20 June 2011: Officer indicted for ordering soldier to run over Palestinian who posed no danger

Published: 
20 Jun 2011

According to Israeli media reports, the military prosecutor has filed an indictment against an army major for exceeding his authority in a manner that endangers human life and health and for unbecoming conduct. The indictment alleges that, during a routine military operation in the West Bank village of Kufr a-Dik in 2008, the officer ordered a soldier to run over a young Palestinian man who did not pose any danger to the force or to other civilians. The soldier drove the vehicle into the man, breaking his ribs, jaw, and teeth.

(Photo: Ma'an Naji after being run over. Taken by Raed Muqdi, B'Tselem, 19 Nov. '08.) 

Investigation into the incident began after Mahmud Ibrahim Naji, a resident of Kufr a-Dik, reported to B'Tselem that on 19 November 2008, an army vehicle had intentionally struck his son, Ma'an, who is mentally disabled. Naji related that, despite his  pleas, the soldiers had refused to summon an ambulance for his son. On 30 November 2008, B'Tselem wrote to the Military Advocate General’s Office, demanding an investigation into the father’s claims. A few days later, the Military Advocate for Operational Matters informed B'Tselem that a Military Police investigation into the matter had been opened.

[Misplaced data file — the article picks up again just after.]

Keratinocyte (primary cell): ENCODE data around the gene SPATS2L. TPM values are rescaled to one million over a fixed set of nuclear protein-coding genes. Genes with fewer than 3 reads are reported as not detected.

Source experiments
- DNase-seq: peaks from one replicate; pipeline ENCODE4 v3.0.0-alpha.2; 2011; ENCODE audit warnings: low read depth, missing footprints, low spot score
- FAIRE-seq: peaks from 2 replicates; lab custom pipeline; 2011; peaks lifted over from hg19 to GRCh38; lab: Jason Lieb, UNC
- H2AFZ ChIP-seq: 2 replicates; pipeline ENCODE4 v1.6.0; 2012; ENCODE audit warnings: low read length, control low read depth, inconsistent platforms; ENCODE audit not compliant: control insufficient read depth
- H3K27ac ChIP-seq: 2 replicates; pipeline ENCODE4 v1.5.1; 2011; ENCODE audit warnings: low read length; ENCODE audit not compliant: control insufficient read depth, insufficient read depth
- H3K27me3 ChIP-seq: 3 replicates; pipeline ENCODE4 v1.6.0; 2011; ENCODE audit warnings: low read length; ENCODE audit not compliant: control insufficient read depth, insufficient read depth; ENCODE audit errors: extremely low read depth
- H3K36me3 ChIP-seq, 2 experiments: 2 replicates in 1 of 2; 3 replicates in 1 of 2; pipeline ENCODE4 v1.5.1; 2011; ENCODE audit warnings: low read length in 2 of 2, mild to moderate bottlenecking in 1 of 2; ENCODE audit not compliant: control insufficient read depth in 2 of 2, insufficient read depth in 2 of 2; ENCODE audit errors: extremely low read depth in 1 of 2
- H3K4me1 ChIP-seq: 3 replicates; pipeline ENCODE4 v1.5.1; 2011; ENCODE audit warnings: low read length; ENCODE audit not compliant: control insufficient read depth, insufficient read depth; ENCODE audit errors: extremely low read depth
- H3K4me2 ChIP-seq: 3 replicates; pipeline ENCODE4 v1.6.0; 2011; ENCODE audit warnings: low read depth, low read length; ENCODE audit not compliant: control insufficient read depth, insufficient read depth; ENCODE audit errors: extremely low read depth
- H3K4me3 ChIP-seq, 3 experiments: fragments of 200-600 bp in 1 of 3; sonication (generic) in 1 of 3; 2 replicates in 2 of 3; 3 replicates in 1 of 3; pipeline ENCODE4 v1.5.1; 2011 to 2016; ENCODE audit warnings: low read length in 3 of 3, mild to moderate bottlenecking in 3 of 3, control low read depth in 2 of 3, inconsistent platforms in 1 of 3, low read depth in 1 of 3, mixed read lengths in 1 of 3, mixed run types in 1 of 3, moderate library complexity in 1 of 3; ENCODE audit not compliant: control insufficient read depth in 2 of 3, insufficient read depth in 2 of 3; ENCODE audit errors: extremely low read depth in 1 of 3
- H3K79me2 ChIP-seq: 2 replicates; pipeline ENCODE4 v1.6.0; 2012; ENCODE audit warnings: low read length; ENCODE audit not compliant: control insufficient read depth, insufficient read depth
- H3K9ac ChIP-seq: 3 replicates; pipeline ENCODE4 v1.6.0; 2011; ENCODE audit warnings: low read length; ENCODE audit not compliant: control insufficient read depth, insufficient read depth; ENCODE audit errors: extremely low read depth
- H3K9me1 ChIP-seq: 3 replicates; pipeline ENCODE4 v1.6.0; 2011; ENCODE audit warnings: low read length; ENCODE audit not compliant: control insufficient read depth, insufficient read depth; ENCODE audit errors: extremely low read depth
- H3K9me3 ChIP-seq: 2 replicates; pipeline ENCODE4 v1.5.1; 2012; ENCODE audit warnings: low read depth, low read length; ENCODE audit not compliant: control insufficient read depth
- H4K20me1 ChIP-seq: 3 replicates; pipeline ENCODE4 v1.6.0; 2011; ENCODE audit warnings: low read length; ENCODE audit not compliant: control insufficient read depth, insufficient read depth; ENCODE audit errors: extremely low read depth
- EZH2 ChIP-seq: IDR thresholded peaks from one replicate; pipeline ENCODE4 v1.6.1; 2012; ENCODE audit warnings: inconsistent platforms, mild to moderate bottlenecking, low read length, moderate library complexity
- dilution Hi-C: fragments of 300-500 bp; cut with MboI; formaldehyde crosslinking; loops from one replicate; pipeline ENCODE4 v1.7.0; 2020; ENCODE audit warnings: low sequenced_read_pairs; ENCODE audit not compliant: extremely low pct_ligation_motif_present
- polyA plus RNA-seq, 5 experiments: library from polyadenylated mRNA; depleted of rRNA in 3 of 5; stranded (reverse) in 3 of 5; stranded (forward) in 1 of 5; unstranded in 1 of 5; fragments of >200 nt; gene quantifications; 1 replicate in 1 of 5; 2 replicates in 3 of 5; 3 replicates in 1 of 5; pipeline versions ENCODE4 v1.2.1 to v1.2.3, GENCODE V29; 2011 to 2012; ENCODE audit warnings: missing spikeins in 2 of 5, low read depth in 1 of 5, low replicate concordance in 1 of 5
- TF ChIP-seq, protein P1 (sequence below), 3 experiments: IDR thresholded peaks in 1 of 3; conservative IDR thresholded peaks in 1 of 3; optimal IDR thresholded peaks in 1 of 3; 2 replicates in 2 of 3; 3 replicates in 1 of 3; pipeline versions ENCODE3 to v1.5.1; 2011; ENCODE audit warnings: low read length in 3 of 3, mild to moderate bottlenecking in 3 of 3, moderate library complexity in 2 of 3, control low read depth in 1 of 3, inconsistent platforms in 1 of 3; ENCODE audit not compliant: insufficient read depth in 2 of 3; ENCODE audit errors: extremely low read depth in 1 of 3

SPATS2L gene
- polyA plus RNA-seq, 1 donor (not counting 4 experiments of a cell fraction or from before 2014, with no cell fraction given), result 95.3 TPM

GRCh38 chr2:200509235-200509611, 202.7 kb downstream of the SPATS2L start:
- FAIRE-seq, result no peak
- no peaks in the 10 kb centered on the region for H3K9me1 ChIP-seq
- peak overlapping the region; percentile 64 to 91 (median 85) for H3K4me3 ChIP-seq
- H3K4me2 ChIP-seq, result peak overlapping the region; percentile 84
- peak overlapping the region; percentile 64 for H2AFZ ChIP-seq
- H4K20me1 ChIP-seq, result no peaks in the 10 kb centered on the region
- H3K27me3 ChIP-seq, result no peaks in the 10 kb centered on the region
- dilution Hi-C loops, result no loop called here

Although the investigation began two and a half years ago, the soldiers involved were located after a long delay, according to the media reports. As the suspected driver has meanwhile been discharged from the army, the MAG's Office claims that he cannot be prosecuted. 

מקום האירוע, בכפר א-דיכ. צילום: ראאיד מוקדי, בצלם,
The spot where the incident took place, in Kufr a-Dik. Photo by Raed Muqdi, B'Tselem, 19 Nov. '08.

An order to run over an innocent civilian is manifestly illegal. B'Tselem welcomes the indictment against the officer, which transmits an important message to army officers. However, the lengthy delay in filing the indictment has made it impossible, according to military officials, to prosecute the soldier who carried out the manifestly illegal order, freeing him of being held criminally responsible for his act and impairing transmission of a message to soldiers serving in theOccupied Territoriesthat such actions are forbidden.